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Member Since 19 Dec 2007
Offline Last Active Apr 19 2016 12:32 PM

#4856666 So what do the pros exactly use?

Posted by on 02 September 2011 - 04:04 AM

I understand your point and I partly agree but to say "if you want to be an engine programmer don't make an engine" sounds a lot like a zen monk saying "you'll be ready when you'll be ready". :D

Not exactly. The word "engine" is very very abused in game programming. An "engine" is a set of tools and API that allow an "integrator" to put together a game. In order to become good at making engines you need to understand what things make an engine good or bad, and, contrary to naive belief, that hasn't much to do with performances (up to a point).
To become good at designing a clear software interface means being able to avoid things such as making variable XY a public field of class Z when a bogus value of XY could crash the entire game.. this isn't some kind of "magic wisdom" that comes as a gift from above to some lucky developers, it's just sign of experience made by making that same mistake over and over again.. so now you know better and design software in a more robust way.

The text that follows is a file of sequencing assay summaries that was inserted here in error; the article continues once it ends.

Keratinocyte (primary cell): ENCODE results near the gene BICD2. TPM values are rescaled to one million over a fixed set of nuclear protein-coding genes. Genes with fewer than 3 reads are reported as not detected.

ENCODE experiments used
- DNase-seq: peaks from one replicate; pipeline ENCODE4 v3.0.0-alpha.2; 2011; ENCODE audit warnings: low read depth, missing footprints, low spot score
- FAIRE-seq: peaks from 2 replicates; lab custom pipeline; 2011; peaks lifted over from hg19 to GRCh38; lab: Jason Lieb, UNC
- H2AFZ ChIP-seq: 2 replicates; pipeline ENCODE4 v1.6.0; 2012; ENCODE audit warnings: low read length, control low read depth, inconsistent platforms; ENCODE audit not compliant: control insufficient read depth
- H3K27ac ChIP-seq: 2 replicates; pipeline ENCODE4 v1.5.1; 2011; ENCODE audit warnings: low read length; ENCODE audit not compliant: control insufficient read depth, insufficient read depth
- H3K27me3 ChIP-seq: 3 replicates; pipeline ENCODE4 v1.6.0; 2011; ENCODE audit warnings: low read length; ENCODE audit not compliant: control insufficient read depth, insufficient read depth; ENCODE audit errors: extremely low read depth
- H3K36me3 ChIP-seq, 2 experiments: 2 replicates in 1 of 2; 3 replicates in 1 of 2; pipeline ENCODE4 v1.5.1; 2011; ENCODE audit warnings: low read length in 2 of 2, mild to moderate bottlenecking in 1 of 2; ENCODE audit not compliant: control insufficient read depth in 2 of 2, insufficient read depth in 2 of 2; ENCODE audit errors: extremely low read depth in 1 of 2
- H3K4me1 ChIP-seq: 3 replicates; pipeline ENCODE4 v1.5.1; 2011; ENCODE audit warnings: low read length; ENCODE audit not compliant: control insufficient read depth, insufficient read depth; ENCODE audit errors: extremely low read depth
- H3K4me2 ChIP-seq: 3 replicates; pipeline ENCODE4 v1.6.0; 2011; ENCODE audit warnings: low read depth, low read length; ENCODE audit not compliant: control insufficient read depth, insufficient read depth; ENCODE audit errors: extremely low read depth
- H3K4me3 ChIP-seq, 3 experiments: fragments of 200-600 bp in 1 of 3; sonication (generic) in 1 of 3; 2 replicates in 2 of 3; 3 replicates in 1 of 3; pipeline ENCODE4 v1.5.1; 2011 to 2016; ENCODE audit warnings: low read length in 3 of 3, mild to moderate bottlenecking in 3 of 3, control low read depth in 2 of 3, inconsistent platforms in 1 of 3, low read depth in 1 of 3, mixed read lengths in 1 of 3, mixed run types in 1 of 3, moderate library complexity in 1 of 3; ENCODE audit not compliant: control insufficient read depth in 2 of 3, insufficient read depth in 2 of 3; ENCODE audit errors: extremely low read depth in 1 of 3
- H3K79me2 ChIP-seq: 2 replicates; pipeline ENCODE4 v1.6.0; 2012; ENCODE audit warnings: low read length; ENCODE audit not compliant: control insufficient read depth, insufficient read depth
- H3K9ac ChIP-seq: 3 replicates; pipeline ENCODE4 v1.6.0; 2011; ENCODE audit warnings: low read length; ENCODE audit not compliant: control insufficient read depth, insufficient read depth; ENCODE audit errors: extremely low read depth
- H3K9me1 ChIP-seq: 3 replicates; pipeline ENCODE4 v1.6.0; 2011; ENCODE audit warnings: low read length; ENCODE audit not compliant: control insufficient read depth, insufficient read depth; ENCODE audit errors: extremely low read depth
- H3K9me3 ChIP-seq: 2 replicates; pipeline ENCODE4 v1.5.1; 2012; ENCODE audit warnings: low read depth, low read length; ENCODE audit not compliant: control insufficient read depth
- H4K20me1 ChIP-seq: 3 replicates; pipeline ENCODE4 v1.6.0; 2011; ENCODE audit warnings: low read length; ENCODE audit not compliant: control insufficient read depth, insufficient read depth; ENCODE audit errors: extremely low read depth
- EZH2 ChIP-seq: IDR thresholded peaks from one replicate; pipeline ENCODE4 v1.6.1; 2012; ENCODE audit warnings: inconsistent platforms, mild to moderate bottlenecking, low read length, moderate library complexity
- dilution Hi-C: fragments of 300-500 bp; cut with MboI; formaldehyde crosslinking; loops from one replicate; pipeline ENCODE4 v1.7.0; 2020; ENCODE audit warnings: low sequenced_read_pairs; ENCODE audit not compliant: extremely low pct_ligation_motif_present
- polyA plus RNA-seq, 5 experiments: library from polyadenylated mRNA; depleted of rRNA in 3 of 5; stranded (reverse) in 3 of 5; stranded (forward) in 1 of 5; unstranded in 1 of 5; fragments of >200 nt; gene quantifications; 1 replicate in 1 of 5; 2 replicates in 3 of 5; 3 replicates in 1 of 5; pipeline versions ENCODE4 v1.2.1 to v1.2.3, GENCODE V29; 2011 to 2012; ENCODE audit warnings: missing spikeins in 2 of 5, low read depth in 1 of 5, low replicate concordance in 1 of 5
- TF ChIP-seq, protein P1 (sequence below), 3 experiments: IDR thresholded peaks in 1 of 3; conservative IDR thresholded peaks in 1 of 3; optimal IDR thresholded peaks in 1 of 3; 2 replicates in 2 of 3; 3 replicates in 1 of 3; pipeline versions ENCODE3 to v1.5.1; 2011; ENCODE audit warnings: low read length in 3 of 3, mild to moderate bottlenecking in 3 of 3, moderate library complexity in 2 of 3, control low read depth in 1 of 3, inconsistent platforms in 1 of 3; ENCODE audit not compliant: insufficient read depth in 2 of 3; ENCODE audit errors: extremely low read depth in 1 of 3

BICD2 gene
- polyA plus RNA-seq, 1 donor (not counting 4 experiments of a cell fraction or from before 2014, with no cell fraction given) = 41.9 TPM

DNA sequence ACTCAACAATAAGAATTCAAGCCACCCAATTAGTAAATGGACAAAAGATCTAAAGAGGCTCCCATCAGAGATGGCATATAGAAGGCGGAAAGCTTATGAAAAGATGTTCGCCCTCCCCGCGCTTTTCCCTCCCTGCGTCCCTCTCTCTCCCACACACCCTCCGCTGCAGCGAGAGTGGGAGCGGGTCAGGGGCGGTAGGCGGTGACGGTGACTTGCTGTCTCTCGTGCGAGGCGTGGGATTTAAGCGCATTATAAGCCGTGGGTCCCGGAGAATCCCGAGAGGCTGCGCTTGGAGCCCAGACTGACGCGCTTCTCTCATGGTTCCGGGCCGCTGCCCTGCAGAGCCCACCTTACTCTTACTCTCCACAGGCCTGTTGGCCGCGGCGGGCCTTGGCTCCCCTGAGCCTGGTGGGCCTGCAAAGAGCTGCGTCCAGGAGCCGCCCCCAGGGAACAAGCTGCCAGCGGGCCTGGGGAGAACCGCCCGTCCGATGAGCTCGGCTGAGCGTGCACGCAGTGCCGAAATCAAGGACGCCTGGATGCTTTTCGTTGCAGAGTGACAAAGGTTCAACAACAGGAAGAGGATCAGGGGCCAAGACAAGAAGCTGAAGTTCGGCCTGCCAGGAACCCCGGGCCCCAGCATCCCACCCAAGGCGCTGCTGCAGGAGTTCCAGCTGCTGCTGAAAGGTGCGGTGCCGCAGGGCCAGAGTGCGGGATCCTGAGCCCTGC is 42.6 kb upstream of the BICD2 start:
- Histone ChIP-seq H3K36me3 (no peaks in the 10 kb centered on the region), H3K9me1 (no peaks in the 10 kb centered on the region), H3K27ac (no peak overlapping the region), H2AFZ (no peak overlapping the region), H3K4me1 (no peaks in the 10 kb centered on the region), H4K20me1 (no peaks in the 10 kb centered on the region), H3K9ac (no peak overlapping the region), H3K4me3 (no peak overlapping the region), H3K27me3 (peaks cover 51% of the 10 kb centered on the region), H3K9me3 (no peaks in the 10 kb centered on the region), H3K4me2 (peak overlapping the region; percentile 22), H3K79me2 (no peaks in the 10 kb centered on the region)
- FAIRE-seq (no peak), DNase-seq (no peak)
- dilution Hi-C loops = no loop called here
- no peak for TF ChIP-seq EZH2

Every game is an engine.. that's what people mean when they go "make games not engines"... but the difference between a game and an engine is that a game has "computable values": is it finished? does it work? does it crash? is it fun? An "engine" is a never ending tale with no real tangible elements to judge it.

A game becomes and engine when some of its part can be reused.. but what's the point in reusing something that isn't even working in one single game?
I see this mistake over and over on the internet... I will do a game engine that does this this and that and people will use it to make games.. no they won't, unless you prove it's actually able to deliver.

sorry to go a bit OT from your original question but the line I quoted deserved a dedicated answer.

I agree but that looks a lot like what I said:

focusing on a game is great because: